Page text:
A recent research shows the existence of previously overlooked side channels in the Linux kernels that can be exploited to attack DNS servers.
DNS has been a fragile part of the security chain. Efficiency was the primary consideration of DNS, leading to the design of a single query and response over UDP. While DNS security features are available, including DNSSEC and DNS cookies, they are not widely deployed due to backward compatibility, the only approach to make DNS more secure has been the randomize of UDP ports, known as ephemeral ports, with the aim to makes it harder for an attacker to discover them.
Several attacks to DNS have been discovered in the past, including the recent SAD DNS, a variant of DNS cache poisoning that allows an attacker to inject malicious DNS records into a DNS cache, thus redirecting any traffic to their own server and becoming a MITM attack.
Recently researchers who disclosed SAD DNS have uncovered side channels vulnerabilities that had gone undetected inside the Linux kernel for over a decade. Those vulnerabilities enable the use of ICMP probes to scan UDP ephemeral ports and allowed the researchers to develop new DNS cache poisoning attacks.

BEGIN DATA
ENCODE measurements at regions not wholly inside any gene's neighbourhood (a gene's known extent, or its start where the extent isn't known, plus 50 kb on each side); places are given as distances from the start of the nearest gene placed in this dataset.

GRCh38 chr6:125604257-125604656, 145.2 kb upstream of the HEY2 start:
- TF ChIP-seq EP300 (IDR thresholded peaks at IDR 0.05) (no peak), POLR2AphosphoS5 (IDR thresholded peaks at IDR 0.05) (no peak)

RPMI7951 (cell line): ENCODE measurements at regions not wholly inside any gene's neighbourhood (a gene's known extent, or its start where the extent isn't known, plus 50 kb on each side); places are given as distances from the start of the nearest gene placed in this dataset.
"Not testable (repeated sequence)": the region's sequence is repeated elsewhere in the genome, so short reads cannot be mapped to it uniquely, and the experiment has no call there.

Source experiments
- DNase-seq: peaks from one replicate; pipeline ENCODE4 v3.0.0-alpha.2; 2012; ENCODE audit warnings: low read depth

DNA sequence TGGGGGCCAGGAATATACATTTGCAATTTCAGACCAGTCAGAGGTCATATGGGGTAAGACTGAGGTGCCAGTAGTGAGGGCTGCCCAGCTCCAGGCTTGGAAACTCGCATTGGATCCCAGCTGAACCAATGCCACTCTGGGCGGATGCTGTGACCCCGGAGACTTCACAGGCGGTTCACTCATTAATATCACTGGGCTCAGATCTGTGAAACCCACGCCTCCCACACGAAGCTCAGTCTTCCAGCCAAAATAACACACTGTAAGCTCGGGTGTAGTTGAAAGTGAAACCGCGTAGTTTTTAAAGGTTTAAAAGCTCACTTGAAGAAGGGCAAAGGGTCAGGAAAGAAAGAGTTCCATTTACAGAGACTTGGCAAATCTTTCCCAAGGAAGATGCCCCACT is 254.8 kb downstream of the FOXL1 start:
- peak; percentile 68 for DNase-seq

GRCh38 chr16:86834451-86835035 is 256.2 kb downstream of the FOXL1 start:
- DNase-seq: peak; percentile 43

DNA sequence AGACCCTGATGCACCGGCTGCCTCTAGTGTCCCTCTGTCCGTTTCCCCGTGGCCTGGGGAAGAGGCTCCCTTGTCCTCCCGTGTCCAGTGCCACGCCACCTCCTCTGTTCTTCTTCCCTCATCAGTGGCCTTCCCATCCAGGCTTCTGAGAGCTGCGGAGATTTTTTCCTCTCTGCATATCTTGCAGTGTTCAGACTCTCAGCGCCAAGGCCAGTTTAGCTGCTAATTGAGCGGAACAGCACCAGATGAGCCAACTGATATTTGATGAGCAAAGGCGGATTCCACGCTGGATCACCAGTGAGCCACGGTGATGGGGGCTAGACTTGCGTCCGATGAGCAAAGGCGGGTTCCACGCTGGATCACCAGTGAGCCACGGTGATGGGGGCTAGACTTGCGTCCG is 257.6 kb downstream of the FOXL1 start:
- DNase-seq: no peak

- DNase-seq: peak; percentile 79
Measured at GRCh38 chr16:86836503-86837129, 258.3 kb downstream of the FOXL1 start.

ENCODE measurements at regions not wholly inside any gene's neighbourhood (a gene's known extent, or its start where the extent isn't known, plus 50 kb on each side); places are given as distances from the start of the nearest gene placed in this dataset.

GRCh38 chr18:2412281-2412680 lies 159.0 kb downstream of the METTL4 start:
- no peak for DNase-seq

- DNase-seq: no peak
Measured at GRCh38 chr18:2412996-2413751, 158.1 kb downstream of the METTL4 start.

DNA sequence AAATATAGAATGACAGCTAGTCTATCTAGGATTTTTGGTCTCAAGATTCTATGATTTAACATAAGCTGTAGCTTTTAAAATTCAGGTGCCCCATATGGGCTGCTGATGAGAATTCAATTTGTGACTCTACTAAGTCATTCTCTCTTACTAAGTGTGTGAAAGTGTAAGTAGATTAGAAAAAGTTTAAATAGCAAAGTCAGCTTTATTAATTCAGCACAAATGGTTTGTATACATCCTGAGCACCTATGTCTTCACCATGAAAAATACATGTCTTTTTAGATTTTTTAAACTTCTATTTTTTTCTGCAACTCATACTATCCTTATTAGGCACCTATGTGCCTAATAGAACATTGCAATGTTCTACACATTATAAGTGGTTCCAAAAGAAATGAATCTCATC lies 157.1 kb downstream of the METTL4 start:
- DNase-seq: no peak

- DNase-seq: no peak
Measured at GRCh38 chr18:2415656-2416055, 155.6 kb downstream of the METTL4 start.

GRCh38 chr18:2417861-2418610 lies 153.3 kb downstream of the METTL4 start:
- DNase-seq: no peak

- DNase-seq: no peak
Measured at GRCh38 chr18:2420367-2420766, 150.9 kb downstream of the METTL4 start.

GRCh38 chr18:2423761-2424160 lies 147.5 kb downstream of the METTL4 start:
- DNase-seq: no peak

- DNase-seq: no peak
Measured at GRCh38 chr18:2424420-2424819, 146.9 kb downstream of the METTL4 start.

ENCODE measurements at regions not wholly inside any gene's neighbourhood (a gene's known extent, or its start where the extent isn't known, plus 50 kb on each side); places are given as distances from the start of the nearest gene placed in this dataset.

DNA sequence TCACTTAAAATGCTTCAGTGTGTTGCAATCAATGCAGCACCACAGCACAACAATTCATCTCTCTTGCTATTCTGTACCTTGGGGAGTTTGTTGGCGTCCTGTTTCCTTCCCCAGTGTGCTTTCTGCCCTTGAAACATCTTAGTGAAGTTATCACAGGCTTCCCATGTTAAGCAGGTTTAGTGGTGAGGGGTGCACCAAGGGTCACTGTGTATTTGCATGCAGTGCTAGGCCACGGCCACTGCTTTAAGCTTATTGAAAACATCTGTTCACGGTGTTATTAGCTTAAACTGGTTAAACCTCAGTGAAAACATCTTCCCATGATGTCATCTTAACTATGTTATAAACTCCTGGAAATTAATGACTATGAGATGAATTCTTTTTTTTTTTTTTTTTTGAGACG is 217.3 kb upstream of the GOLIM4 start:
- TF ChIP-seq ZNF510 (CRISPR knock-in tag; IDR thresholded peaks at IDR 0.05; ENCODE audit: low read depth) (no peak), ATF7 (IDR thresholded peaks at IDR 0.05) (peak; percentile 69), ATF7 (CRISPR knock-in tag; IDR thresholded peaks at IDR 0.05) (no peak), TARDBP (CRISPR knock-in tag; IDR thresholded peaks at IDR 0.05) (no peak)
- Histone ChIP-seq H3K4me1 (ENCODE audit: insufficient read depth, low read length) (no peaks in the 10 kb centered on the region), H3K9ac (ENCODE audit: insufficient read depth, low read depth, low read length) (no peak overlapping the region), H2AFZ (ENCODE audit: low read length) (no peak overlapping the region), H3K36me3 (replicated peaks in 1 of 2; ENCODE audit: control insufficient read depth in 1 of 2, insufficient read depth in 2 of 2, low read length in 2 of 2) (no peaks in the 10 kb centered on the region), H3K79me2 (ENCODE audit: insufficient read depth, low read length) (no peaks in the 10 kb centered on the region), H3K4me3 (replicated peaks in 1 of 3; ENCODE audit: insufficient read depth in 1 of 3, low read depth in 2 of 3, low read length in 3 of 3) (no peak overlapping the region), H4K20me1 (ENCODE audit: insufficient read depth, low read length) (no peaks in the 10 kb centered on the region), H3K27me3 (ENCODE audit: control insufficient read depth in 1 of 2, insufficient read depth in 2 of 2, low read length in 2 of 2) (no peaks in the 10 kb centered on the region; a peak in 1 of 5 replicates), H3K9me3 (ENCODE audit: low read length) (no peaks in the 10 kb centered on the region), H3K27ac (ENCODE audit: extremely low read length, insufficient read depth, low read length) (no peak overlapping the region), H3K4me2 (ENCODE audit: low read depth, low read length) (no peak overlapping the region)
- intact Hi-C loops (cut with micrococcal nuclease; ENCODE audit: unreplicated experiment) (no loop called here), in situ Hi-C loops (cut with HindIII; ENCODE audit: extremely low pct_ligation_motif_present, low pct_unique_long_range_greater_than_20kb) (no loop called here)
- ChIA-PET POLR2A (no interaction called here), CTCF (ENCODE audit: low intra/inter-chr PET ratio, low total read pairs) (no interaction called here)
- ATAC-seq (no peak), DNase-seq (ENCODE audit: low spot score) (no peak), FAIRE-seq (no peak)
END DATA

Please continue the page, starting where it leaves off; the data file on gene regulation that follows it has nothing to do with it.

The research focused on two types of ICMP error messages, ICMP fragment needed and ICMP redirect. The Linux kernel processes those messages using shared resources that form side channels. An attacker can target a specific port where they send ICMP probes. If the targeted port is correct, this will cause some change in the shared resource state that can be observed indirectly, thus confirming the guess was right.
The newly discovered side channels affect the most popular DNS software, including BIND, Unbound, and dnsmasq running on top of Linux. An estimated 13.85% of open resolvers are affected. Additionally, an end-to-end attack against the latest BIND resolver and a home router only taking minutes to succeed.
The Linux kernel has been patched both for IPv4 and IPv6 to randomize the shared kernel structure. BIND 9.16.20 sets IP_PMTUDISC_OMIT on IPv6 sockets.